The Solution is to Get Rid of the Apron
Satan’s solution to sin is self-effort. “Make you aprons” is what Lucifer tells Adam and Eve in the Endowment ceremony. But according to Scripture you can’t cover or resolve sin with self-effort: “For while we were still weak, at the right time Christ died for the ungodly.… But God shows his love for us in that while we were still sinners, Christ died for us” (Romans 5:6, 8). Christ did for us what we were powerless to do for ourselves. But, you say, what about the atonement? Christ shed his blood for our sins. Very true. But how do you get the atonement applied to your life, your sin, and your relationships? LDS leaders have said things like,
The demands of justice for broken law can be satisfied through mercy, earned by your continual repentance and obedience to the laws of God (Ensign, Nov. 2006, p. 42, emphasis added).
So, according to LDS Apostle Richard G. Scott, any mercy from God must be earned by continual repentance and obedience. Can anyone do this, continually?
Please consider also this quote on the Atonement from an official LDS Church website:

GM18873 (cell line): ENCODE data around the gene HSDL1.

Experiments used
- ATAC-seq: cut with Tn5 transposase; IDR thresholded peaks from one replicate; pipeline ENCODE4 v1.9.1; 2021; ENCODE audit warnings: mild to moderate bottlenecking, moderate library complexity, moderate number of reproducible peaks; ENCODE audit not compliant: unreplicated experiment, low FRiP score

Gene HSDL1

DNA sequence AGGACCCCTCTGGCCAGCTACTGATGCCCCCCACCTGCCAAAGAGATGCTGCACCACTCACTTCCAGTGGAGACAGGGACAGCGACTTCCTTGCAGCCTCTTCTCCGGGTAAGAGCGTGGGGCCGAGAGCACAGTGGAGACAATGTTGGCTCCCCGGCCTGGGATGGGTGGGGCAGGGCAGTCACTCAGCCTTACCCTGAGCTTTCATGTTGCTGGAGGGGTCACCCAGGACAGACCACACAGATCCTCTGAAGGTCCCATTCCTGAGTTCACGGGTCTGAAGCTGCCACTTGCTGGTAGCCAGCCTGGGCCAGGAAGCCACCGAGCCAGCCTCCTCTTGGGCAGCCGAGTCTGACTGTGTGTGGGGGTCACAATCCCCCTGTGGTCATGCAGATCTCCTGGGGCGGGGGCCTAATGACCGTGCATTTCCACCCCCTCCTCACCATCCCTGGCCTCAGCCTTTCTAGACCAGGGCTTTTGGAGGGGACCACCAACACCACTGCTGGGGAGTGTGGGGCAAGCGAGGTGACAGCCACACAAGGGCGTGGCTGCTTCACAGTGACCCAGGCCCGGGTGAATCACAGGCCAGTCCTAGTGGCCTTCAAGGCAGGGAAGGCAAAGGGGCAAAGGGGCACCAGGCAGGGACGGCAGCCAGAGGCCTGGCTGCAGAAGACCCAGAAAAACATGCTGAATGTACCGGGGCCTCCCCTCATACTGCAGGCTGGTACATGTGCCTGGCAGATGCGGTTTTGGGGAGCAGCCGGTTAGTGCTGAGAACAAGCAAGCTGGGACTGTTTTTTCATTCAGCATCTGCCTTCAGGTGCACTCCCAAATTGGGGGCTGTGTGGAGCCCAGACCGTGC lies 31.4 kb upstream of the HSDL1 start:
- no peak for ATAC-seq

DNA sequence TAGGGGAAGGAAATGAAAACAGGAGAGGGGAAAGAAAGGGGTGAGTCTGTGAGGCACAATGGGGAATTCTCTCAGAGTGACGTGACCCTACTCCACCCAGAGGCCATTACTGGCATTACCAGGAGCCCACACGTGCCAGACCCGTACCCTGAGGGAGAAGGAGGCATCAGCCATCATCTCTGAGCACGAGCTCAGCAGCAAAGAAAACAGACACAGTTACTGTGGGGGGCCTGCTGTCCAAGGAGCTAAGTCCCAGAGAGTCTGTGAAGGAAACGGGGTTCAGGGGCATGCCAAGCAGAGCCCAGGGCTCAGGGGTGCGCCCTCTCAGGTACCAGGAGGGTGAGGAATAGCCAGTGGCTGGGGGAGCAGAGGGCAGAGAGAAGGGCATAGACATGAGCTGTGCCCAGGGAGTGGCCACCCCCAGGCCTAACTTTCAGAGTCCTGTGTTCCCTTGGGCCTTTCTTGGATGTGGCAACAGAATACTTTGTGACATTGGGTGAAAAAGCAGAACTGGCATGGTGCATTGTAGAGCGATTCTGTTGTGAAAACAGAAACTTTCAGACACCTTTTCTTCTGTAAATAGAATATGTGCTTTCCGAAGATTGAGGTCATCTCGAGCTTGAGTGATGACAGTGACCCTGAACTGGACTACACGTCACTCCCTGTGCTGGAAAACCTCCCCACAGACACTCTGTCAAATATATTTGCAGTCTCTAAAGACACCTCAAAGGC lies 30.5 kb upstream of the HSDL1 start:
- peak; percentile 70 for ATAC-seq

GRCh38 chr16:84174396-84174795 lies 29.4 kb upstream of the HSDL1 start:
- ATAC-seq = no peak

Jesus Christ did what only He could do in atoning for our sins. To make His Atonement fully effective in our individual lives, we must have faith in Christ, repent of our sins, be baptized and confirmed by one having authority, receive the gift of the Holy Ghost, obey God’s commandments, receive sacred ordinances, and strive to become like Him. As we do these things through His Atonement, we can return to live with Him and our Heavenly Father forever.
The LDS Church teaches that to get the full effects of the atonement in your life you have to do stuff, a lot of stuff, and make sure it is the right stuff, given to you by the right people. You have to contribute quite a bit in order to make it work. This is Lucifer’s apron.